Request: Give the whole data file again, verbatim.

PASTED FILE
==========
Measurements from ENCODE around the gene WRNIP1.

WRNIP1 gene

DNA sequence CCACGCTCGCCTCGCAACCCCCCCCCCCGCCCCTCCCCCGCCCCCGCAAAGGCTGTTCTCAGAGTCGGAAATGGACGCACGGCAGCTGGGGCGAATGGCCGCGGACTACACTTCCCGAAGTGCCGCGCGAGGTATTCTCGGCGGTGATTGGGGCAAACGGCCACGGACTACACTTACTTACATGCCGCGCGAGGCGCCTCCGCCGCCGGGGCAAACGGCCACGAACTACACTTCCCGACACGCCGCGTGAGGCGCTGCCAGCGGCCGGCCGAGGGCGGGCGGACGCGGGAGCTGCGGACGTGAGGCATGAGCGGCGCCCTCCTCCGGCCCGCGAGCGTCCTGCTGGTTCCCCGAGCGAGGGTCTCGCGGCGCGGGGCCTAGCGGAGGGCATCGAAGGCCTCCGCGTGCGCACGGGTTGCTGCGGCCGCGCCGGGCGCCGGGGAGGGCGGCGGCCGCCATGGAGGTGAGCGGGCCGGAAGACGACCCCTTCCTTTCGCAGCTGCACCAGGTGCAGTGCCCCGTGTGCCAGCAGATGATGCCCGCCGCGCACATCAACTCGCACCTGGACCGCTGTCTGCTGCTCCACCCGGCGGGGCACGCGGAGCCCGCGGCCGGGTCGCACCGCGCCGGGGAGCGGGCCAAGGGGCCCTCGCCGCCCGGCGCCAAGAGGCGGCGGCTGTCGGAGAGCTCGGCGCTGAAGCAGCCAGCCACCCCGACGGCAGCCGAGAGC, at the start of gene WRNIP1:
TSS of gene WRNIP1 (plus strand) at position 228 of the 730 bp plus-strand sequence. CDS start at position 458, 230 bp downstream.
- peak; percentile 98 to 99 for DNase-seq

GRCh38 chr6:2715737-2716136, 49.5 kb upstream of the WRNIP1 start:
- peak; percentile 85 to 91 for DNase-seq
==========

Measurements from ENCODE around the gene WRNIP1.

WRNIP1 gene

DNA sequence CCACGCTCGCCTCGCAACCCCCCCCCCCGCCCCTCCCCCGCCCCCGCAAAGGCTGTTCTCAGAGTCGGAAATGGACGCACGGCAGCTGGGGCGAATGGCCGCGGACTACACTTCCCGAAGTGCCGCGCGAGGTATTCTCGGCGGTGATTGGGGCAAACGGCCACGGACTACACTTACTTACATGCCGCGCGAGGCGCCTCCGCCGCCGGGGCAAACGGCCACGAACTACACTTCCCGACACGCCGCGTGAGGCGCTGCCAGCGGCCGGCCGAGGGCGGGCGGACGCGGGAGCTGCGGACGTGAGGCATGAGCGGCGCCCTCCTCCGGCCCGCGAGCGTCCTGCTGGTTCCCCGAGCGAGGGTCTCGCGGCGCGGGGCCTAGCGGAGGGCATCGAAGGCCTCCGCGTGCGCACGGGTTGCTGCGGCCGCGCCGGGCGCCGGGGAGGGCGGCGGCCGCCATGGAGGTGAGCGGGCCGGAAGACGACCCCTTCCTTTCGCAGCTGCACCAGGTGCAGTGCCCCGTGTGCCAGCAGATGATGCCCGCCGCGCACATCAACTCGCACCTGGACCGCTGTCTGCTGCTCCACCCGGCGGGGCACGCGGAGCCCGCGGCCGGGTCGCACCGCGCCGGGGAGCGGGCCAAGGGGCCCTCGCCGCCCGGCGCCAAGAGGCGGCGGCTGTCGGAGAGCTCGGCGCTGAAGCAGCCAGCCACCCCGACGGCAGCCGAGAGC, at the start of gene WRNIP1:
TSS of gene WRNIP1 (plus strand) at position 228 of the 730 bp plus-strand sequence. CDS start at position 458, 230 bp downstream.
- peak; percentile 98 to 99 for DNase-seq

GRCh38 chr6:2715737-2716136, 49.5 kb upstream of the WRNIP1 start:
- peak; percentile 85 to 91 for DNase-seq